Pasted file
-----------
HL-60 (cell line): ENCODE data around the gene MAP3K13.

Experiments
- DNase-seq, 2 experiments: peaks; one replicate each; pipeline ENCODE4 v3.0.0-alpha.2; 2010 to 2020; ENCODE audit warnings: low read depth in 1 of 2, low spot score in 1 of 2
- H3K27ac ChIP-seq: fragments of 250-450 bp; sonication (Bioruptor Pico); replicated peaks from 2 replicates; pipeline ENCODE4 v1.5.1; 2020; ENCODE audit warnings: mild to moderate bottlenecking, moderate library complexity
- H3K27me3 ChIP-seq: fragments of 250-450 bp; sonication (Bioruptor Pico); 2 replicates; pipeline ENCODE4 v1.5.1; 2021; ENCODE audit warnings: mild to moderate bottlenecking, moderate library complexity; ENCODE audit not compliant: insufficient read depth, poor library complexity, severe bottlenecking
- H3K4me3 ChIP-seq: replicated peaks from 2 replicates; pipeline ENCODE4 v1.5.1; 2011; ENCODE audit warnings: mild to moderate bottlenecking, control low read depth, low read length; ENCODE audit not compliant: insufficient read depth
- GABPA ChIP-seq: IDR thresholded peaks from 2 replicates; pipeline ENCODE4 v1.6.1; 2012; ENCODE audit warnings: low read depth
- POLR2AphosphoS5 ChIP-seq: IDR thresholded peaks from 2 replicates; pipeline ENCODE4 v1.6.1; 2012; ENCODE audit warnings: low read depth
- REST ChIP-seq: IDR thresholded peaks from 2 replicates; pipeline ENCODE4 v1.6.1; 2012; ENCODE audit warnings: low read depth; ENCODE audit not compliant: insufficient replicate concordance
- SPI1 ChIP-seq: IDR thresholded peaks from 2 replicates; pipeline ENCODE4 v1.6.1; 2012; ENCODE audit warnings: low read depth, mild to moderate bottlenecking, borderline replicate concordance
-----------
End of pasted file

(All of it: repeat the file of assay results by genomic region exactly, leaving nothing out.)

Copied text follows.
HL-60 (cell line): ENCODE data around the gene MAP3K13.

Experiments
- DNase-seq, 2 experiments: peaks; one replicate each; pipeline ENCODE4 v3.0.0-alpha.2; 2010 to 2020; ENCODE audit warnings: low read depth in 1 of 2, low spot score in 1 of 2
- H3K27ac ChIP-seq: fragments of 250-450 bp; sonication (Bioruptor Pico); replicated peaks from 2 replicates; pipeline ENCODE4 v1.5.1; 2020; ENCODE audit warnings: mild to moderate bottlenecking, moderate library complexity
- H3K27me3 ChIP-seq: fragments of 250-450 bp; sonication (Bioruptor Pico); 2 replicates; pipeline ENCODE4 v1.5.1; 2021; ENCODE audit warnings: mild to moderate bottlenecking, moderate library complexity; ENCODE audit not compliant: insufficient read depth, poor library complexity, severe bottlenecking
- H3K4me3 ChIP-seq: replicated peaks from 2 replicates; pipeline ENCODE4 v1.5.1; 2011; ENCODE audit warnings: mild to moderate bottlenecking, control low read depth, low read length; ENCODE audit not compliant: insufficient read depth
- GABPA ChIP-seq: IDR thresholded peaks from 2 replicates; pipeline ENCODE4 v1.6.1; 2012; ENCODE audit warnings: low read depth
- POLR2AphosphoS5 ChIP-seq: IDR thresholded peaks from 2 replicates; pipeline ENCODE4 v1.6.1; 2012; ENCODE audit warnings: low read depth
- REST ChIP-seq: IDR thresholded peaks from 2 replicates; pipeline ENCODE4 v1.6.1; 2012; ENCODE audit warnings: low read depth; ENCODE audit not compliant: insufficient replicate concordance
- SPI1 ChIP-seq: IDR thresholded peaks from 2 replicates; pipeline ENCODE4 v1.6.1; 2012; ENCODE audit warnings: low read depth, mild to moderate bottlenecking, borderline replicate concordance